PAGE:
Today, trends in management, the economy, and the workforce are changing. Traditional compensation plans such as pension plan are no longer attractive for employees. A movement toward “non-retirement” plans- that is, contribution plans that provide saving and incentive benefits to employees without a specific funding by the employer, such as PROFIT-SHARING PLANS, stock bonus PLANS and EMPLOYEE STOCK OWNERSHIP PLANS. Some of the reasons for this trend include.
1.Increasing acquisition and dissolution discourage long-term employer commitment.
2.Competition and cost pressures to minimize wage and benefits costs.
3.Increased mobility in workforce.
4.Employers are using more part-time employees, leased employees, and independent contractors.
5.Increase in family with two wage earners.
This report will focus on Employee Stock Ownership Plan (ESOP).
In an ESOP, the employer contributes stock to the plan. Employer’s contribution are not necessarily dependant on profits; benefits are distributable in the stock of the employer company. There are two forms of ESOP– a stock bonus ESOP or a leveraged ESOP. In a stock bonus ESOP, the employer contributes company stocks to the ESOT (Employee Stock Ownership Trust) and does not use it for obtaining funds. In a leveraged ESOP the employer can use the plan as a means of raising funds on a tax-favoreds basis. Shares of stock are allocated to participants’ accounts under a formula that must meet nondiscrimination requirements. Some ESOP also provide for after-tax employee contributions or a salary reductions. The value of each participant’s account in an ESOP is stated in terms of certain number of shares of employer stock.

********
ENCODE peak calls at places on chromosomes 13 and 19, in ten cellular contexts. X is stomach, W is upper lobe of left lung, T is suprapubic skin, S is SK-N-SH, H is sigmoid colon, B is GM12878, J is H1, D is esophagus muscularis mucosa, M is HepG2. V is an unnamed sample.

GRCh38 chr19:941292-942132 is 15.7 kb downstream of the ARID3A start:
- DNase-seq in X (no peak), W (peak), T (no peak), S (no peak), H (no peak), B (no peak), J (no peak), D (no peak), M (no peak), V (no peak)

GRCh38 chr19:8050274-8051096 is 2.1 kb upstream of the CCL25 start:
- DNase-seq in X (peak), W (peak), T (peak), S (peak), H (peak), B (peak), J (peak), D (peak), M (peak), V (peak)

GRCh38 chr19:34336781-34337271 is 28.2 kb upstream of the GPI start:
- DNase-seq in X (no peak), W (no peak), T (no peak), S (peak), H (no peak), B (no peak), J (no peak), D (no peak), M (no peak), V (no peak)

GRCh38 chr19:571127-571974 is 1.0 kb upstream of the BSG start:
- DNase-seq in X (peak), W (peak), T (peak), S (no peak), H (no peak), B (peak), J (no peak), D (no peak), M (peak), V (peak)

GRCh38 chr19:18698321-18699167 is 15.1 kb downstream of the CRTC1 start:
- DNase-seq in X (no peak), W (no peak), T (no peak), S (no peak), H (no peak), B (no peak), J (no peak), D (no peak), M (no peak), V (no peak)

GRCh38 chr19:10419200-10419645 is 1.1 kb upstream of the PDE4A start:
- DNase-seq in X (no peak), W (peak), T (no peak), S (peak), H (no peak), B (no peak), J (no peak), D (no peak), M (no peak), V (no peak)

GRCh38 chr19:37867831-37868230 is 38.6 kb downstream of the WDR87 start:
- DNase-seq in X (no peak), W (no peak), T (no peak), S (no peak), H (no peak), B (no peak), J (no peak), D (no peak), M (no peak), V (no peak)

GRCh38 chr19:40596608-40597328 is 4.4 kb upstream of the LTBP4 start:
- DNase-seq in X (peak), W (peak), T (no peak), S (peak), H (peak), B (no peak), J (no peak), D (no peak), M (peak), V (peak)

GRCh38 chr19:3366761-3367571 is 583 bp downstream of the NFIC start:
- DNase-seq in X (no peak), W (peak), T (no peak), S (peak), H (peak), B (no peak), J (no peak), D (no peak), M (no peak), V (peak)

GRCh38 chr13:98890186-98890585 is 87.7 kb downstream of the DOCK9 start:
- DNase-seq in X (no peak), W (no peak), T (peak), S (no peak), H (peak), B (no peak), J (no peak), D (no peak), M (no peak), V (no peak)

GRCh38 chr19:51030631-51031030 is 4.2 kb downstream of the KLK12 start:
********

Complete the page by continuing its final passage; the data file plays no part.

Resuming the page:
This paper talks about how the employer-employee relationship has evolved over a period of time and how it is changing in the days of recession. This relationship is mostly governed by the decisions an organization takes about its employees and how the leader of the organization win the trust of their people in the bad times. Gone are the days when a person would join an organization and continue ...
There are benefits to both the employer and employees in having an ESOP.
Some of these benefits to the employer are:
1.ESOP allows an employer to indirectly borrow money from a bank and repay the loan with fully deductible repayment amounts.
2.Company can sell its stock and redeem it without reducing the true value of the stock.
3.The company can increase its working capital, cash flow, and net worth..
4.An ESOP assists in establishing and maintaining a stable, high performance workforce.